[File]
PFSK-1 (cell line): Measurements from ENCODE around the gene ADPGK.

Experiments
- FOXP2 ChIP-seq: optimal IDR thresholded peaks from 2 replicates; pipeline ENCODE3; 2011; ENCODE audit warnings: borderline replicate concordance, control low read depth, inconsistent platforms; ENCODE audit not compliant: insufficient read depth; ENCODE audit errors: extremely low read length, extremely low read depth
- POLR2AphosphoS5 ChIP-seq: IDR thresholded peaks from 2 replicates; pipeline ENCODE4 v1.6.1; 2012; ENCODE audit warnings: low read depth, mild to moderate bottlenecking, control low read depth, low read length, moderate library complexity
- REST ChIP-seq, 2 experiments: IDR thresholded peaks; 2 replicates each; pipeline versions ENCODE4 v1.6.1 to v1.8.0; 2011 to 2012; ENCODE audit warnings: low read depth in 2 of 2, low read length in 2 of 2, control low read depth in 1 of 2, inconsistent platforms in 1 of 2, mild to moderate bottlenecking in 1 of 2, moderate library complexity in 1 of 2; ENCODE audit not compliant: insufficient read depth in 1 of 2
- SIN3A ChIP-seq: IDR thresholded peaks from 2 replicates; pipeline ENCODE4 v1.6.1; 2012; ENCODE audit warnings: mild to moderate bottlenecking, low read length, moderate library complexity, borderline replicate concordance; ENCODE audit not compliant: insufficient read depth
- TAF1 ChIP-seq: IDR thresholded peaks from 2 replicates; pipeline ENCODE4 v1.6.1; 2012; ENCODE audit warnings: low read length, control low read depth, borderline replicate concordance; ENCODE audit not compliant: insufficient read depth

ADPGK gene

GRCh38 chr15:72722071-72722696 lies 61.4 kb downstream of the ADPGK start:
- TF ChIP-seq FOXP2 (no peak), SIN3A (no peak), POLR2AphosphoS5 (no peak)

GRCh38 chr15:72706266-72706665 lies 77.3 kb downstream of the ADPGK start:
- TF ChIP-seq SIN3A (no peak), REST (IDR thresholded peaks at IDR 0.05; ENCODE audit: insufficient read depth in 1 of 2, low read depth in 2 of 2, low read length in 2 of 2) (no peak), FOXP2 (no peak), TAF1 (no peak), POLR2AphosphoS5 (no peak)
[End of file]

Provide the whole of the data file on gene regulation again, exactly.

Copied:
PFSK-1 (cell line): Measurements from ENCODE around the gene ADPGK.

Experiments
- FOXP2 ChIP-seq: optimal IDR thresholded peaks from 2 replicates; pipeline ENCODE3; 2011; ENCODE audit warnings: borderline replicate concordance, control low read depth, inconsistent platforms; ENCODE audit not compliant: insufficient read depth; ENCODE audit errors: extremely low read length, extremely low read depth
- POLR2AphosphoS5 ChIP-seq: IDR thresholded peaks from 2 replicates; pipeline ENCODE4 v1.6.1; 2012; ENCODE audit warnings: low read depth, mild to moderate bottlenecking, control low read depth, low read length, moderate library complexity
- REST ChIP-seq, 2 experiments: IDR thresholded peaks; 2 replicates each; pipeline versions ENCODE4 v1.6.1 to v1.8.0; 2011 to 2012; ENCODE audit warnings: low read depth in 2 of 2, low read length in 2 of 2, control low read depth in 1 of 2, inconsistent platforms in 1 of 2, mild to moderate bottlenecking in 1 of 2, moderate library complexity in 1 of 2; ENCODE audit not compliant: insufficient read depth in 1 of 2
- SIN3A ChIP-seq: IDR thresholded peaks from 2 replicates; pipeline ENCODE4 v1.6.1; 2012; ENCODE audit warnings: mild to moderate bottlenecking, low read length, moderate library complexity, borderline replicate concordance; ENCODE audit not compliant: insufficient read depth
- TAF1 ChIP-seq: IDR thresholded peaks from 2 replicates; pipeline ENCODE4 v1.6.1; 2012; ENCODE audit warnings: low read length, control low read depth, borderline replicate concordance; ENCODE audit not compliant: insufficient read depth

ADPGK gene

GRCh38 chr15:72722071-72722696 lies 61.4 kb downstream of the ADPGK start:
- TF ChIP-seq FOXP2 (no peak), SIN3A (no peak), POLR2AphosphoS5 (no peak)

GRCh38 chr15:72706266-72706665 lies 77.3 kb downstream of the ADPGK start:
- TF ChIP-seq SIN3A (no peak), REST (IDR thresholded peaks at IDR 0.05; ENCODE audit: insufficient read depth in 1 of 2, low read depth in 2 of 2, low read length in 2 of 2) (no peak), FOXP2 (no peak), TAF1 (no peak), POLR2AphosphoS5 (no peak)